Connect model offers Central Georgia EMC the best of both worlds: The benefits of ownership without the day-to-day work of operations
We all know Georgia is home to the best peaches – along with good old-fashioned Southern hospitality that creates a sense of community. That community spirit is serving central Georgians especially well these days, as Central Georgia EMC commits to bringing broadband internet service to the 60,000 middle Georgia homes and businesses it serves as quickly as possible.
Central Georgia EMC began exploring options for high-speed internet service two years before the pandemic boosted the demand for it. With a business plan in hand, the EMC got to work doing its research. After talks with eight service providers and a wireless technology pilot that never took off, the decision became obvious: fiber to the premise would bring their members high quality service for the long term.
Then a bit of serendipity helped move the project forward when Monroe County decided to commit public funds to help accelerate broadband deployment. Central Georgia EMC serves much of Monroe County, with the remaining portion covered by Southern Rivers Energy. The two co-ops joined hands during the county’s RFP process and agreed to work together to deliver a comprehensive solution for Monroe County, buoyed by $1.3 million in county funds.
Central Georgia EMC and Southern Rivers Energy are teaming up with Conexon Connect to launch and deploy a 6,890-mile fiber-to-the-home (FTTH) network that will stretch across Monroe County. They announced their plans at a joint announcement at Georgia’s State Capitol in February 2021, and the news spread fast. For its part, Central Georgia EMC will deploy a 5,300-mile, $135 million network to serve its members.
“It wasn’t long before our phones started to ring,” said Herschel Arant, Senior Vice President of Energy Supply and External Services at Central Georgia EMC. “When other middle Georgia counties heard about the plans we’d made with Monroe, they wanted to learn more about how we could work with them.” Arant and his team met with five counties for conversations about how public funding could help speed up deployment of the network.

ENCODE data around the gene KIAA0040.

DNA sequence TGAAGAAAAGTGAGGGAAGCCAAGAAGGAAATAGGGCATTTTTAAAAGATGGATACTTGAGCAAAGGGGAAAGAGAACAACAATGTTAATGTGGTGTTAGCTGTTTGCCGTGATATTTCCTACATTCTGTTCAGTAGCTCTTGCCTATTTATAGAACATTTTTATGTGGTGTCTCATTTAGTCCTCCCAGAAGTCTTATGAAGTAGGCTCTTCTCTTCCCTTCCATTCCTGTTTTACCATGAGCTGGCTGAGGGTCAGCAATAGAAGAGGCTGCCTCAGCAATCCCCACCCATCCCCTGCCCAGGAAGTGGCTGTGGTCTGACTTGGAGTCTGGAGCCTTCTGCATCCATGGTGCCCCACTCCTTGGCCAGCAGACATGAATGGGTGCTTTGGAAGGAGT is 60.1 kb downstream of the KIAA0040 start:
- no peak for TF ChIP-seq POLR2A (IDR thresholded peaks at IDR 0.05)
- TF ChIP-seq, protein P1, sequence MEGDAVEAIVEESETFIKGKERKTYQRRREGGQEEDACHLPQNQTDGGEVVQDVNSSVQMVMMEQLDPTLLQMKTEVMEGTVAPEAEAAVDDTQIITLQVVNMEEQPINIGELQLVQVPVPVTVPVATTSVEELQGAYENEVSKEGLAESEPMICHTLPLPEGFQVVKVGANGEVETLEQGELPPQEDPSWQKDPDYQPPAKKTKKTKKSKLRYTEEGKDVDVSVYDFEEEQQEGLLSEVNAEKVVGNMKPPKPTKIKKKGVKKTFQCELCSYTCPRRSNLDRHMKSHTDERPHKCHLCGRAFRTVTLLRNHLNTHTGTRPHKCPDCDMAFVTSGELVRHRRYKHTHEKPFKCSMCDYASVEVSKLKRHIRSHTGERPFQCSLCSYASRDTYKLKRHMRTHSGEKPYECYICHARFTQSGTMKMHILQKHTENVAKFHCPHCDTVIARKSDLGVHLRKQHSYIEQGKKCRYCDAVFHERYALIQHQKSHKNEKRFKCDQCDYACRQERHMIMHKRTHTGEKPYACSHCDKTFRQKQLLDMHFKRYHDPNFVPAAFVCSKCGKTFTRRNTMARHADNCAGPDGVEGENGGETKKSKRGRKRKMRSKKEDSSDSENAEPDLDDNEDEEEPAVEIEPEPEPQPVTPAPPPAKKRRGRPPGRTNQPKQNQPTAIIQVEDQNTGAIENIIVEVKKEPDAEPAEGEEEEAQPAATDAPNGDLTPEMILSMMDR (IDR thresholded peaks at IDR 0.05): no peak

“We showed them our schedule for deploying across the region, and we explained how local funding could help us get to their community sooner,” Arant said. All five of the counties have agreed to help fund the deployment, and Arant is now in conversations with other central Georgia counties that are eager to help bring high-speed internet service to their members.
Initially reluctant to take on the capital expense of building the fiber network, Arant first worked with Conexon on an investor model that called for a third party to build the fiber network. But in January 2021, Conexon suggested a change to the business model that would allow the EMC to own the network, leasing it to Conexon Connect to operate the broadband service. Arant said the cooperative wanted to be certain it had thoroughly considered whether it might work for Georgia Central EMC to build and own the network itself.
“After careful analysis with Conexon, we were able to see our way forward in capitalizing the fiber build and leasing the fiber to Conexon Connect to be the internet service provider (ISP),” he said. “We’re good at building, owning and maintaining linear infrastructure. Being an ISP is a whole other ballgame, but that’s where Conexon has expertise. We’ll build and own the fiber and Connect will light it and deliver the service.”
With Conexon Connect as the ISP, everybody wins. Membership gets the broadband they need, and the co-op gets fiber infrastructure for its own use, which will improve their ability to control their network and implement technology they could not use without broadband.
“It feels like having our cake and eating it, too,” Arant said. And they will start serving it up soon. Members in Juliette Commons, Forsyth Landing, Adamsville Park, Chriswood, Bellewood and surrounding areas of Monroe County will be connected by Thanksgiving 2021. The entire project, which spans 14 counties, will be complete within four years.